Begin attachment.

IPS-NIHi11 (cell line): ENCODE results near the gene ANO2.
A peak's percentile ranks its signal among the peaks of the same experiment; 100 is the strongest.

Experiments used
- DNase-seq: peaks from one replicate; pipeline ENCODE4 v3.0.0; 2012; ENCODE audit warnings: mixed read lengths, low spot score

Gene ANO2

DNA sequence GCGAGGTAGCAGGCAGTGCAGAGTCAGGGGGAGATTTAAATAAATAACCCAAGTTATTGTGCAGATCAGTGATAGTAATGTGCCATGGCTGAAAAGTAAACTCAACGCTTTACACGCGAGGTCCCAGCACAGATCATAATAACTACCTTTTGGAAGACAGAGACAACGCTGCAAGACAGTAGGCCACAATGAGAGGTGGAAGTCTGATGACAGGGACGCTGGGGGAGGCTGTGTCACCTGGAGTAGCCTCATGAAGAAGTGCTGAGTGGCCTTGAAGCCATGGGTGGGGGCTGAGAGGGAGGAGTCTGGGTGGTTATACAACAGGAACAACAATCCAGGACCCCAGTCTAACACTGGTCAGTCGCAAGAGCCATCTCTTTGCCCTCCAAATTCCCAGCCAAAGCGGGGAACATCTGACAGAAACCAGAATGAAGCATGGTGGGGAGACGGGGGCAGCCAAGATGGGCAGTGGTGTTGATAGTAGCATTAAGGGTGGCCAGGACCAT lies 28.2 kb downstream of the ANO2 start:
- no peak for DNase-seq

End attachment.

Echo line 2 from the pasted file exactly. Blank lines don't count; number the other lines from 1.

A peak's percentile ranks its signal among the peaks of the same experiment; 100 is the strongest.